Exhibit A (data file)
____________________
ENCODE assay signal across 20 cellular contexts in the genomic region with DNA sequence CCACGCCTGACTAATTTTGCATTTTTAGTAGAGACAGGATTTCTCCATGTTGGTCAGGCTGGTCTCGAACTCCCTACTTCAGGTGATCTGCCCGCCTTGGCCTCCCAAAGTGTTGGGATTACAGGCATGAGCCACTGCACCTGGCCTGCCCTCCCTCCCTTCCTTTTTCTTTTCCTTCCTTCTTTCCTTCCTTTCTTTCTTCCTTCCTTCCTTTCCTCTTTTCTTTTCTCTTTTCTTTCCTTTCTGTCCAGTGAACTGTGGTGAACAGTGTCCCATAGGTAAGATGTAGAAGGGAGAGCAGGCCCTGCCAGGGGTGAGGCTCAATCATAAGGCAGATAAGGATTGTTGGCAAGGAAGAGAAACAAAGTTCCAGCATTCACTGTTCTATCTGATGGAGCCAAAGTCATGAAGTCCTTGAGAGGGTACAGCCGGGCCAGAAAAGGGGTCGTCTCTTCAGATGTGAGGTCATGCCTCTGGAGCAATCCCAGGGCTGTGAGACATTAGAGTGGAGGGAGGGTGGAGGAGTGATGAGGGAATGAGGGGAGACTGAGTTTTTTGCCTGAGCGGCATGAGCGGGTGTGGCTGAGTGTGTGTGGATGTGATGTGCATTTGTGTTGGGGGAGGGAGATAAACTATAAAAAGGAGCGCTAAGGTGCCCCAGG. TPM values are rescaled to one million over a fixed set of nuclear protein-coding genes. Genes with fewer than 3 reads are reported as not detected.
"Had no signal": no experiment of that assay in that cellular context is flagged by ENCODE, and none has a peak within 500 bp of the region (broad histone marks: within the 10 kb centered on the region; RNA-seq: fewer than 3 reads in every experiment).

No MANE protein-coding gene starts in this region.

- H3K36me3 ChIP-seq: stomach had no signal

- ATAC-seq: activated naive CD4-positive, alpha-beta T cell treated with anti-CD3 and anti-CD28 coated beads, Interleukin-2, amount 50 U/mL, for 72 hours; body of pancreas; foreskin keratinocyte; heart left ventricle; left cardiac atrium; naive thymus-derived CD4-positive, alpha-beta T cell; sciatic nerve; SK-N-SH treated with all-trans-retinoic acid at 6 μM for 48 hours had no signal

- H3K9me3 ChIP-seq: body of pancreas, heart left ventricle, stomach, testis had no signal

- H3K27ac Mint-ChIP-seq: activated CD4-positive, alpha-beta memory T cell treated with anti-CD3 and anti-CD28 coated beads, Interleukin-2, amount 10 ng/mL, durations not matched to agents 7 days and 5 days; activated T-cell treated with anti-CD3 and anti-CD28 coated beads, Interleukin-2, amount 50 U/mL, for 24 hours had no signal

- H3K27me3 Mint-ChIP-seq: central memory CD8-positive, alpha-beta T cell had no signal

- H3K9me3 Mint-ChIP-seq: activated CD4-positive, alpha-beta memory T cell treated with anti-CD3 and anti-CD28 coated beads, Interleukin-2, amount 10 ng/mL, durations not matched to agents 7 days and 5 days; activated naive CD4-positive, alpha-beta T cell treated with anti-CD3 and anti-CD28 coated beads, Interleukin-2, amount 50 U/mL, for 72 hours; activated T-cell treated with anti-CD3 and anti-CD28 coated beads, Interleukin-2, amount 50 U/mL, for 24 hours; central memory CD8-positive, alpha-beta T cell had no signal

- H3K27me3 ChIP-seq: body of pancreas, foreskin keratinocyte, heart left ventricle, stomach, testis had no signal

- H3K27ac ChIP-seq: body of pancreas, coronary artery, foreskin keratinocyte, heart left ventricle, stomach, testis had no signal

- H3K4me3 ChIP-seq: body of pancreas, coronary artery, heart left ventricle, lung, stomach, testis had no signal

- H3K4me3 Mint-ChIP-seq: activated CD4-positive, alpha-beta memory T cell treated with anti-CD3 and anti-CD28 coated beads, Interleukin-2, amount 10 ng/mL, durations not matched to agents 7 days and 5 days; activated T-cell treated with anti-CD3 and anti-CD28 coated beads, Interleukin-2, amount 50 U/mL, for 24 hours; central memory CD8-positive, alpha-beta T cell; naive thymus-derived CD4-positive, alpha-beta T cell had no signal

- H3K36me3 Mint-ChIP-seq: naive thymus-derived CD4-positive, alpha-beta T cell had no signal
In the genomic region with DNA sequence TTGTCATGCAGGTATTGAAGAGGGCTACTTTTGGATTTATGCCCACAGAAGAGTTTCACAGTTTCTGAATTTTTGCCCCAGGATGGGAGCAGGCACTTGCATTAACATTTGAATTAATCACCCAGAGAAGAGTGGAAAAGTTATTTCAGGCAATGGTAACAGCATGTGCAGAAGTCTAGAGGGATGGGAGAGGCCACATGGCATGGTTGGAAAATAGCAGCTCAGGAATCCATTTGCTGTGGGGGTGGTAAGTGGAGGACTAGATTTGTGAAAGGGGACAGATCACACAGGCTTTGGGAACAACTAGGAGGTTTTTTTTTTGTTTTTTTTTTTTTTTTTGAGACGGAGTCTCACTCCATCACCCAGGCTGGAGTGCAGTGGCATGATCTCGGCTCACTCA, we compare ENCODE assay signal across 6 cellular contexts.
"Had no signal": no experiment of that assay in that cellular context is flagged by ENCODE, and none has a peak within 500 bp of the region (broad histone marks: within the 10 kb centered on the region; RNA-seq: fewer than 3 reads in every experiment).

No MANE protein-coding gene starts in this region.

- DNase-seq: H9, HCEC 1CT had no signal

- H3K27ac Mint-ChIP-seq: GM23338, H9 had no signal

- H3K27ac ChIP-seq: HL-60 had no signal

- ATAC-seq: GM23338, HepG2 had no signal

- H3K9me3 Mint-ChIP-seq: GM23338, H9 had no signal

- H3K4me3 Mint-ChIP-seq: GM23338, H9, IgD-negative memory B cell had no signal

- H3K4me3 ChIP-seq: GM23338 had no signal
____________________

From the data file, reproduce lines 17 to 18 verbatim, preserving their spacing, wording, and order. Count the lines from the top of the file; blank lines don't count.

No MANE protein-coding gene starts in this region.

- DNase-seq: H9, HCEC 1CT had no signal